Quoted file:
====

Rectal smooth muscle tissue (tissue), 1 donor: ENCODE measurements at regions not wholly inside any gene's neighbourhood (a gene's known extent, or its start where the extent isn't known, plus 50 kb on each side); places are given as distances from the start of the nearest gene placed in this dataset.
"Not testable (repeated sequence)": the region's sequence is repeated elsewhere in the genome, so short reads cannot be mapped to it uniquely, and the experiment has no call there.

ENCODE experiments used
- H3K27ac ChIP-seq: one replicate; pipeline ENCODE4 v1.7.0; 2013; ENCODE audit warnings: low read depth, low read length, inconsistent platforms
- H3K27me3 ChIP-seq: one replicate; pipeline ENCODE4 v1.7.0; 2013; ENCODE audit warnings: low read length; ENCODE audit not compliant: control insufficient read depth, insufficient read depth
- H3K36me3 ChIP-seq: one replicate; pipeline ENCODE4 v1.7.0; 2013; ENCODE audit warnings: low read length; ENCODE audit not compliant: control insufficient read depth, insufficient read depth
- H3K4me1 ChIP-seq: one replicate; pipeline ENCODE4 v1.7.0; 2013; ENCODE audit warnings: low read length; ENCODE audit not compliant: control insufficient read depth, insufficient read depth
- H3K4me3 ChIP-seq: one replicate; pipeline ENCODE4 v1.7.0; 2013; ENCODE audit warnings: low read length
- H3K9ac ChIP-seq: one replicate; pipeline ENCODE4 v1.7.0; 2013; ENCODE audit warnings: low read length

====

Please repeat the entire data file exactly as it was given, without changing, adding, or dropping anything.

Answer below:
Rectal smooth muscle tissue (tissue), 1 donor: ENCODE measurements at regions not wholly inside any gene's neighbourhood (a gene's known extent, or its start where the extent isn't known, plus 50 kb on each side); places are given as distances from the start of the nearest gene placed in this dataset.
"Not testable (repeated sequence)": the region's sequence is repeated elsewhere in the genome, so short reads cannot be mapped to it uniquely, and the experiment has no call there.

ENCODE experiments used
- H3K27ac ChIP-seq: one replicate; pipeline ENCODE4 v1.7.0; 2013; ENCODE audit warnings: low read depth, low read length, inconsistent platforms
- H3K27me3 ChIP-seq: one replicate; pipeline ENCODE4 v1.7.0; 2013; ENCODE audit warnings: low read length; ENCODE audit not compliant: control insufficient read depth, insufficient read depth
- H3K36me3 ChIP-seq: one replicate; pipeline ENCODE4 v1.7.0; 2013; ENCODE audit warnings: low read length; ENCODE audit not compliant: control insufficient read depth, insufficient read depth
- H3K4me1 ChIP-seq: one replicate; pipeline ENCODE4 v1.7.0; 2013; ENCODE audit warnings: low read length; ENCODE audit not compliant: control insufficient read depth, insufficient read depth
- H3K4me3 ChIP-seq: one replicate; pipeline ENCODE4 v1.7.0; 2013; ENCODE audit warnings: low read length
- H3K9ac ChIP-seq: one replicate; pipeline ENCODE4 v1.7.0; 2013; ENCODE audit warnings: low read length